Pentium II goes Hollywood

Intergraph releases a relatively inexpensive Pentium II-based design that can compete in the film production arena.

Michael Kanellos
Michael Kanellos Staff Writer, CNET News.com
Michael Kanellos is editor at large at CNET News.com, where he covers hardware, research and development, start-ups and the tech industry overseas.
2 min read
Pursuing its stated goal of becoming the standard bearer for graphical computing on Windows NT,
Intergraph today released a relatively inexpensive Pentium II-based design that can compete in the film production arena.

The Studio Z RenderRAX II is a computer optimized to handle rendering, the computing-intensive phase of graphical computing where thousands of lines of code get transformed into fancy graphical images. Rendering units concentrate computing horsepower on rendering tasks, thus speeding up the pace of graphics processing.

The RenderRAX II comes with two 300-MHz Pentium II processors, 128MB of memory, a 4GB hard drive, and a high-speed network connection. The unit fits into a standard 19-inch rack and can be linked with other rendering units to expand computing power. It sells for $9,750.

A rendering unit has all the features of a workstation, but is tweaked and trimmed to function as an add-on to a central workstation. Rendering units are therefore really "CPUs in a box," said Sharon Jordan, a spokeswoman for Intergraph.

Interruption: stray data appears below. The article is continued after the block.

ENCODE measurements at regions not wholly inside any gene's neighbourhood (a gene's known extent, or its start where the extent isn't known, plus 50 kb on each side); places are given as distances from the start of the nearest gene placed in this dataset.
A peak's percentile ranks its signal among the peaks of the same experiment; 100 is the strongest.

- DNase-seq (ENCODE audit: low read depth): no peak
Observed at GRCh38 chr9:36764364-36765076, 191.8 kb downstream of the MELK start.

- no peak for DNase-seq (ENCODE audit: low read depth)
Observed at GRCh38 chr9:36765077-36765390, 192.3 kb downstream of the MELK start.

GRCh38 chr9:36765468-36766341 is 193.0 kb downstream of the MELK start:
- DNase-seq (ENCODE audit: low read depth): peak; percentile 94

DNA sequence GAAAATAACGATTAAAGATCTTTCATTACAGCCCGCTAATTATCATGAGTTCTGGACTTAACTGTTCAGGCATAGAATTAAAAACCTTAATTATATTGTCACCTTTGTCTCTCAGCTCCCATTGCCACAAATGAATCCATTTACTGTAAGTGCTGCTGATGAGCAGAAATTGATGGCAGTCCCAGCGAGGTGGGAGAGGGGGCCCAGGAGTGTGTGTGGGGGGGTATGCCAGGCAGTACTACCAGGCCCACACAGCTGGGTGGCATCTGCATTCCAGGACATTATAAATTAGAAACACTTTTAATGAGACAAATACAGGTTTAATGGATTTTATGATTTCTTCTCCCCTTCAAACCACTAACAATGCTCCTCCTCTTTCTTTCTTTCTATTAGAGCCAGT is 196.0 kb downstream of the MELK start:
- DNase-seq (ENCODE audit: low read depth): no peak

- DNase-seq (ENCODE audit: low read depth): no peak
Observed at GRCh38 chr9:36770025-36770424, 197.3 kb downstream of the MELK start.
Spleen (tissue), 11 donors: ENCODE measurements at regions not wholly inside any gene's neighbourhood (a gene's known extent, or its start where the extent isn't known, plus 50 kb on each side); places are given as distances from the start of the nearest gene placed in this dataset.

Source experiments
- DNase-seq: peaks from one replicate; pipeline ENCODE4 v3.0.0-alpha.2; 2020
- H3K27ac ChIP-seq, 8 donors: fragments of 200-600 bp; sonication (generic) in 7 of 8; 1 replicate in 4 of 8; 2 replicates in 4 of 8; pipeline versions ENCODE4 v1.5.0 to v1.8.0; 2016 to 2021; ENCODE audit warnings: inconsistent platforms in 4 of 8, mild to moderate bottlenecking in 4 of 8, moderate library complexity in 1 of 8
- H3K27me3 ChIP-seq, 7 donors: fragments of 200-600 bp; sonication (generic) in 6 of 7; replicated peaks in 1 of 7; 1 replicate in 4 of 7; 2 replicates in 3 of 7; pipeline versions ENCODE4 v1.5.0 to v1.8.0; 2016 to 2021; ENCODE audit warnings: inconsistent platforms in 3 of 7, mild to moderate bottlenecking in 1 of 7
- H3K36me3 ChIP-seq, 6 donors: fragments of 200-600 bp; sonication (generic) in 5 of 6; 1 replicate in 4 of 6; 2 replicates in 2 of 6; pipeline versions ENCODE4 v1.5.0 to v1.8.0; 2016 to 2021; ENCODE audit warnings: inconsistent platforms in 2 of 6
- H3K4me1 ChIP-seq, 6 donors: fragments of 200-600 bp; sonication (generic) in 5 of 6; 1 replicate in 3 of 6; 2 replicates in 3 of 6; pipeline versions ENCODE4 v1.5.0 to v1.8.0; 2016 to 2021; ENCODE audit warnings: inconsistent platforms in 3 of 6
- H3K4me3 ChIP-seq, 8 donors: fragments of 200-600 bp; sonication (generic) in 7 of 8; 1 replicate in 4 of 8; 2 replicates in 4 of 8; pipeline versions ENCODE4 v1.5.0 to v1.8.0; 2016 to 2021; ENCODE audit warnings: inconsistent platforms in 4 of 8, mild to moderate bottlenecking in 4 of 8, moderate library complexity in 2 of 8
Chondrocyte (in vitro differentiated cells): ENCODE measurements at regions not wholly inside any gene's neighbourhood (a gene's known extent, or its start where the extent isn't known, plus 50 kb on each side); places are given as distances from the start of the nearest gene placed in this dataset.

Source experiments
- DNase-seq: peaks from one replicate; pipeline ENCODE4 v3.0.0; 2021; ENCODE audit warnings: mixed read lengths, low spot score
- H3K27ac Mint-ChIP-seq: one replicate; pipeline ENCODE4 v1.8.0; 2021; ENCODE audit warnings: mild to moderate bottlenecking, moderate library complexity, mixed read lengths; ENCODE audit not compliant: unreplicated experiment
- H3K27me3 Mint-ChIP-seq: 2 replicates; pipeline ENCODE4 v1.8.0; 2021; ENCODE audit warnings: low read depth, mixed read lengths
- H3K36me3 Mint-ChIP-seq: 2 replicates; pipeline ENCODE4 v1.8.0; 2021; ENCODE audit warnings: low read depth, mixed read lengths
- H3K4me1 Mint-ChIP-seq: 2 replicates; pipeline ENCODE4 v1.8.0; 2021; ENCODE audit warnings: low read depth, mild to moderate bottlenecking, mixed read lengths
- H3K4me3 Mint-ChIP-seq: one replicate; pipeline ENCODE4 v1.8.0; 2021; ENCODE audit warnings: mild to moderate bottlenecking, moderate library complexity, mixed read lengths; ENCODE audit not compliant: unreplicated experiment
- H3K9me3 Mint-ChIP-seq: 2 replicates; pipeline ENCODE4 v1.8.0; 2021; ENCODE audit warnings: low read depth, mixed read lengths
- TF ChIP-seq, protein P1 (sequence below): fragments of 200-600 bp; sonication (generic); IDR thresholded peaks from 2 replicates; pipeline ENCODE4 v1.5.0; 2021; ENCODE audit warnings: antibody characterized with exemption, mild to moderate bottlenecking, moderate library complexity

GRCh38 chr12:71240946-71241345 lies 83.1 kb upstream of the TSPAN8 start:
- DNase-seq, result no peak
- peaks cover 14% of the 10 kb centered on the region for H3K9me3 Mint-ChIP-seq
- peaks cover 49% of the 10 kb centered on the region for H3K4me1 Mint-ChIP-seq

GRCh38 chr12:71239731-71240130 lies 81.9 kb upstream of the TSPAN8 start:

So far, NT workstations have enjoyed most of their popularity in non-graphical markets, but that is changing rapidly. High-end graphics users have begun to expand their use of NT, said Jordan.

"These guys [Intergraph] are doing a very good job," said Peter ffoulkes, workstation analyst at Dataquest. "The way high-end stuff that SGI does can't be matched by NT systems but a lot of the lower-end stuff that SGI does, the O2 stuff, can be matched."

Magic Camera, a London-based computer graphics firm, is using RenderRAX units to perform rending for "Lost In Space", an upcoming epic based around the '60s TV show of the same name. Centropolis, another graphical house, is using the unit to perform work on the upcoming "Godzilla" remake due next year.

Increasing adoption of Intergraph technology has made it Silicon Graphics leading competitor.